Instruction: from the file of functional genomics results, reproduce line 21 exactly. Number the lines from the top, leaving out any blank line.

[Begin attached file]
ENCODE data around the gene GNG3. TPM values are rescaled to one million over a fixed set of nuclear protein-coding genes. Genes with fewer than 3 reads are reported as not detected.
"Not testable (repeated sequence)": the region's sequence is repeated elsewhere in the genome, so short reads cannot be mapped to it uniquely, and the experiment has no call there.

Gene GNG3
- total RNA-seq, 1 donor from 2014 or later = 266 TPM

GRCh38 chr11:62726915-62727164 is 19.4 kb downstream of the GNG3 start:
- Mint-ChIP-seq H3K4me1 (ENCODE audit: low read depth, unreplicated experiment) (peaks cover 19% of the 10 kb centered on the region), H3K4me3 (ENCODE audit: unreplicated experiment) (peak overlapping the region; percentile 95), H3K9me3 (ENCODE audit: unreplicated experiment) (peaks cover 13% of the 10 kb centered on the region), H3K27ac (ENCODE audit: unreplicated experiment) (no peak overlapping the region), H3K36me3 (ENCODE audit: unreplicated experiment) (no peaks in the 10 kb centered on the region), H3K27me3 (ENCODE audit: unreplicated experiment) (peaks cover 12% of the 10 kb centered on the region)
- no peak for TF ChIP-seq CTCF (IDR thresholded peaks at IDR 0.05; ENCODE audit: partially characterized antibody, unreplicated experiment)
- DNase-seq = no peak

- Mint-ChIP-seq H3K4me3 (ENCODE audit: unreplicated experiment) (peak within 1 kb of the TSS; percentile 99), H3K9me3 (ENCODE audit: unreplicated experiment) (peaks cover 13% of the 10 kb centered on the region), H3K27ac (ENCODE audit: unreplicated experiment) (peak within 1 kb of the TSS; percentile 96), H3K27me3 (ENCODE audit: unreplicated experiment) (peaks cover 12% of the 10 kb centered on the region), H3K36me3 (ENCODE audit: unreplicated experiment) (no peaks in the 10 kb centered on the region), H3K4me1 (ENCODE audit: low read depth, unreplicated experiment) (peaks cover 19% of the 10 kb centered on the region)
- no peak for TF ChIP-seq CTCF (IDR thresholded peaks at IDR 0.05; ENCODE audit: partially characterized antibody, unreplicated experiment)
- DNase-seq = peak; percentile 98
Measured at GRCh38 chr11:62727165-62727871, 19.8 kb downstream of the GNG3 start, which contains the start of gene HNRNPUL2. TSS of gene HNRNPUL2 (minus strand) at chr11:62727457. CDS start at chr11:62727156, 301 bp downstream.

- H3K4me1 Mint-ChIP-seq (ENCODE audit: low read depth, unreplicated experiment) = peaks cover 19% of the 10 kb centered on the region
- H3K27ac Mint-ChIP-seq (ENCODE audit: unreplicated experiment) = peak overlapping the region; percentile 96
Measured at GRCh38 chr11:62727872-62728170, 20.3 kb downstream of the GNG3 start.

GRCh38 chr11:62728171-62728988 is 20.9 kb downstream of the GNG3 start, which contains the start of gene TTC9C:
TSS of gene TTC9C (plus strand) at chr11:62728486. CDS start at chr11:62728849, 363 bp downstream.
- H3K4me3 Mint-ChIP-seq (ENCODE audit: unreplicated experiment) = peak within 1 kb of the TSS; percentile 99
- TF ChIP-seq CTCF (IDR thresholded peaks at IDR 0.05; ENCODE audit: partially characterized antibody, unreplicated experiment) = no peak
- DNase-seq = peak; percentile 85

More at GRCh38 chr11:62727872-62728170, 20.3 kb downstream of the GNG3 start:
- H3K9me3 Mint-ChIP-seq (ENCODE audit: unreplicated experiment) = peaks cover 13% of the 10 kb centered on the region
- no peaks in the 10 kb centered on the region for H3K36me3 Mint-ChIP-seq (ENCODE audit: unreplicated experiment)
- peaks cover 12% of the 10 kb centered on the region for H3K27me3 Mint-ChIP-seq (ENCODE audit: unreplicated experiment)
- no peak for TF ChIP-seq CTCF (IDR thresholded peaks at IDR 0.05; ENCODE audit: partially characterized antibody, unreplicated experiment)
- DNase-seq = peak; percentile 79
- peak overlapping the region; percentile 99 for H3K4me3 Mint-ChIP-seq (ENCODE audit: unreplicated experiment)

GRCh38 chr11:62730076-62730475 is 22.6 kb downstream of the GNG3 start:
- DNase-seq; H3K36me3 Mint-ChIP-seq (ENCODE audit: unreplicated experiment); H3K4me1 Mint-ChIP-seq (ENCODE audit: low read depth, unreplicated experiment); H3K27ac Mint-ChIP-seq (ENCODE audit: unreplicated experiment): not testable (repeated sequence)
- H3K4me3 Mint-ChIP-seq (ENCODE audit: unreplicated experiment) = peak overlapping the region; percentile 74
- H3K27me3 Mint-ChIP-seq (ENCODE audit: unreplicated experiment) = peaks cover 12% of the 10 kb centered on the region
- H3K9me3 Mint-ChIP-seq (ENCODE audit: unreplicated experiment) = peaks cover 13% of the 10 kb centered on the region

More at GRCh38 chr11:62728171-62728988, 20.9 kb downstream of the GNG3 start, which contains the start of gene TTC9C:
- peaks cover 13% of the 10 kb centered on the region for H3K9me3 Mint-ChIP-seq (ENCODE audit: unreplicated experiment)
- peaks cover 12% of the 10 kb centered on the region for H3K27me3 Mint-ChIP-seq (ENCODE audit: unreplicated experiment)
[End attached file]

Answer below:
More at GRCh38 chr11:62727872-62728170, 20.3 kb downstream of the GNG3 start: